Despite a growing threat of trade wars and other political disruptions, the global mergers and acquisitions market stayed strong in the second quarter, with 2,632 announced transactions reported worldwide, just over a 1 percent increase from 2,595 in Q1, according to Mergermarket data.

As usual, North America led the world in M&A transactions, generating over half the volume with 1,434 deals of the 2,632 deals reported, down slightly from 1,452 reported in Q1. The next-largest market was the United Kingdom & Ireland with 397, a 15 percent increase from 344 in the prior quarter. The DACH and Nordics regions had 272 and 262, which was on par with 279 and 268 from Q1, respectively; and finally Indochina saw 147, compared to 139 and Iberia had 124 vs 113 in Q1.

North America domestic deal volume stayed strong (1,132 domestic to 302 inbound), a 79 percent to 21 percent mix, and similar to Q1 which recorded 1,145 to 307, respectively. M&A activity in the other markets was closer to a 50/50 split – the United Kingdom & Ireland (212 domestic to 185 inbound vs 178 to 166), Nordics (142 domestic to 120 inbound vs 135 to 133), DACH (130 domestic to 142 inbound vs 126 to 153), Iberia (54 domestic to 70 inbound vs 51 to 62), and Indochina (69 domestic to 78 inbound vs 65 to 74) – with inbound outpacing domestic deals in DACH, Iberia, and Indochina. Overall, total deal volume as well as domestic vs inbound M&A activity was mostly flat in all regions from Q1.

In the UK & Ireland, business services (154) once again made up the lion’s share of Q2 deals vs (132) in Q1, followed by media & technology (100) compared to (84), and industrials (65) to (62). In the DACH market, industrials took the lead as usual (103) vs (93) in Q1, followed by business services (62) vs (75), and media and technology (46) vs (48). In the Nordics, business services again took the lead (86) vs (91) in Q1, followed by industrials (61) vs (64), and media & technology (55) vs (53).

In general, the atmosphere for dealmaking stayed positive in the second quarter, maybe even a little frothy, as investors searched for the best way to profit from today’s many technological innovations and fast-growing markets. Peculiarly, however, even with economic indicators as strong as they have been in years, nationalistic populism continued to gain momentum. At times, this made the news seem as if it were not just from different points of view, but different eras.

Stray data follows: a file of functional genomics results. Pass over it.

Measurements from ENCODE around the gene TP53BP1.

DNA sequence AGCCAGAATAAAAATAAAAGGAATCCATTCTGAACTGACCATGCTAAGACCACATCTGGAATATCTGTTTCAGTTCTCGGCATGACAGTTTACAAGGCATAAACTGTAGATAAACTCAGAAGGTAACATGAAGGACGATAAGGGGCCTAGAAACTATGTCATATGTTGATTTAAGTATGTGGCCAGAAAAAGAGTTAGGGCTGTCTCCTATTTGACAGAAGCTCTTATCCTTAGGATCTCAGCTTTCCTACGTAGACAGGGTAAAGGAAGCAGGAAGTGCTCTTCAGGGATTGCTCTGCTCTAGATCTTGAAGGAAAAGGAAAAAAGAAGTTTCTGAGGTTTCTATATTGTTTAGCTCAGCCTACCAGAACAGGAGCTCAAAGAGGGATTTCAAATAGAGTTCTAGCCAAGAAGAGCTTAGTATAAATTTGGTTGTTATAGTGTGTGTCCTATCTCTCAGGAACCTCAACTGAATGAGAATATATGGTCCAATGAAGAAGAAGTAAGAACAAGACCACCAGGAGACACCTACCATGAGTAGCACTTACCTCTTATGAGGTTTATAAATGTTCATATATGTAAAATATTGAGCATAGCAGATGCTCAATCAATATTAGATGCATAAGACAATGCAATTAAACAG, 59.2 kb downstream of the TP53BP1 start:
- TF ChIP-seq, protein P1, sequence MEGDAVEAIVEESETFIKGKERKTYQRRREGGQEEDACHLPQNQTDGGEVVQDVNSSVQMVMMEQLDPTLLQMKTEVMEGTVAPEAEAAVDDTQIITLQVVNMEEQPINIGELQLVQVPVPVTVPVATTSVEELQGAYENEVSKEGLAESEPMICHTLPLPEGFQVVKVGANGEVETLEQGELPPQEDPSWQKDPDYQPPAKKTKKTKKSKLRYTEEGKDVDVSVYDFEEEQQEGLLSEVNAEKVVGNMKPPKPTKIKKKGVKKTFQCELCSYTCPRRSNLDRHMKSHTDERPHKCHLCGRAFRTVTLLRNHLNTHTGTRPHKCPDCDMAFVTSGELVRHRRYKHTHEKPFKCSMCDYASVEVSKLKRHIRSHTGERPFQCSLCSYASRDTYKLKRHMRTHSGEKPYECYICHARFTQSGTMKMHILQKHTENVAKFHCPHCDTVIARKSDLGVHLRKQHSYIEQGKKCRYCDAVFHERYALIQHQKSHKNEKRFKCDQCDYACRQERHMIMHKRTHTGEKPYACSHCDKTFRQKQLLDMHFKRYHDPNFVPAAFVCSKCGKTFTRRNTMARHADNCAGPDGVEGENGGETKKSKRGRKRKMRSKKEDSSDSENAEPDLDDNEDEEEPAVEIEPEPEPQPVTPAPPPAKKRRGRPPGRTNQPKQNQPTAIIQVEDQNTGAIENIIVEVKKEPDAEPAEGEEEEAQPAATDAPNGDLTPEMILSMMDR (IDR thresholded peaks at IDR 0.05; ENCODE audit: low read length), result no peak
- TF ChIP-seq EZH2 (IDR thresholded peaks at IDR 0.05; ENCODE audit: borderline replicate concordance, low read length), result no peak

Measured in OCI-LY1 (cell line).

After 10 years of ultra-cheap money, the economic fundamentals seemed solid enough in Europe and North America that central bankers began raising interest rates slightly.

Unemployment continued to fall in the U.S. and Europe. In the U.S., the rate hovered around 4 percent, its lowest level since 2000. In the European Union as a whole, unemployment is now down to around 7 percent, another historic low.

Talk about unfair trade practices in North America led to billions of dollars in new tariffs and the rising prospect of a genuine trade war between the U.S. and China, and perhaps the U.S. and Canada and the U.S. and Europe. In Europe, the United Kingdom ended the second quarter no closer to an agreement with the European Union over the terms of its pending divorce than it began.

In Germany, Chancellor Angela Merkel narrowly faced down a revolt by the Christian Democratic Union over refugee policies — despite the fact that the flow of refugees from the Mideast and Africa is now a tiny percentage of what it was a few years ago.

The standoff between global trade and investment and anti-global populism can’t continue indefinitely. Either politicians will get the crisis they seem to wish for, or the underlying strength of global business will keep making the world a little wealthier.